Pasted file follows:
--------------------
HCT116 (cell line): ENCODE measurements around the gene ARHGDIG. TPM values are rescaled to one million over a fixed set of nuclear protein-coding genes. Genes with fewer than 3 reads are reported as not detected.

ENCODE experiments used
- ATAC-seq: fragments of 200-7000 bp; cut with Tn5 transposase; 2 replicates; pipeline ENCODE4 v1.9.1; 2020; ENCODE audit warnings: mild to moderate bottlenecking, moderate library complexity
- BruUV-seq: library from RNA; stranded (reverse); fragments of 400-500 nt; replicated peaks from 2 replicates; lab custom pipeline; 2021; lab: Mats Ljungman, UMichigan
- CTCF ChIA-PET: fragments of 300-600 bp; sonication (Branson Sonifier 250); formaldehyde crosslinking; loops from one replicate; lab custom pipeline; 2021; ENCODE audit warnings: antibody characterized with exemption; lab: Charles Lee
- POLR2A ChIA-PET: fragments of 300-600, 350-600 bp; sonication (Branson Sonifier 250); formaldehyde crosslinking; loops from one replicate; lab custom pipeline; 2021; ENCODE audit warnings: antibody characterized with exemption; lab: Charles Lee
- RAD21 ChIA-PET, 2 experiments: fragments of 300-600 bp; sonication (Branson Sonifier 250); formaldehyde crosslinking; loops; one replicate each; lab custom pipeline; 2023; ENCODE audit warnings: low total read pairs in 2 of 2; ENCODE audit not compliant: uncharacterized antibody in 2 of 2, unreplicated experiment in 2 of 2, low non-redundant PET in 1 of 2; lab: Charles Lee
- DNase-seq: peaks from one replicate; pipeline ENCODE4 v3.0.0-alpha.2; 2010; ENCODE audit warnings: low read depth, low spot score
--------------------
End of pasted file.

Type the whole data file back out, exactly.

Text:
HCT116 (cell line): ENCODE measurements around the gene ARHGDIG. TPM values are rescaled to one million over a fixed set of nuclear protein-coding genes. Genes with fewer than 3 reads are reported as not detected.

ENCODE experiments used
- ATAC-seq: fragments of 200-7000 bp; cut with Tn5 transposase; 2 replicates; pipeline ENCODE4 v1.9.1; 2020; ENCODE audit warnings: mild to moderate bottlenecking, moderate library complexity
- BruUV-seq: library from RNA; stranded (reverse); fragments of 400-500 nt; replicated peaks from 2 replicates; lab custom pipeline; 2021; lab: Mats Ljungman, UMichigan
- CTCF ChIA-PET: fragments of 300-600 bp; sonication (Branson Sonifier 250); formaldehyde crosslinking; loops from one replicate; lab custom pipeline; 2021; ENCODE audit warnings: antibody characterized with exemption; lab: Charles Lee
- POLR2A ChIA-PET: fragments of 300-600, 350-600 bp; sonication (Branson Sonifier 250); formaldehyde crosslinking; loops from one replicate; lab custom pipeline; 2021; ENCODE audit warnings: antibody characterized with exemption; lab: Charles Lee
- RAD21 ChIA-PET, 2 experiments: fragments of 300-600 bp; sonication (Branson Sonifier 250); formaldehyde crosslinking; loops; one replicate each; lab custom pipeline; 2023; ENCODE audit warnings: low total read pairs in 2 of 2; ENCODE audit not compliant: uncharacterized antibody in 2 of 2, unreplicated experiment in 2 of 2, low non-redundant PET in 1 of 2; lab: Charles Lee
- DNase-seq: peaks from one replicate; pipeline ENCODE4 v3.0.0-alpha.2; 2010; ENCODE audit warnings: low read depth, low spot score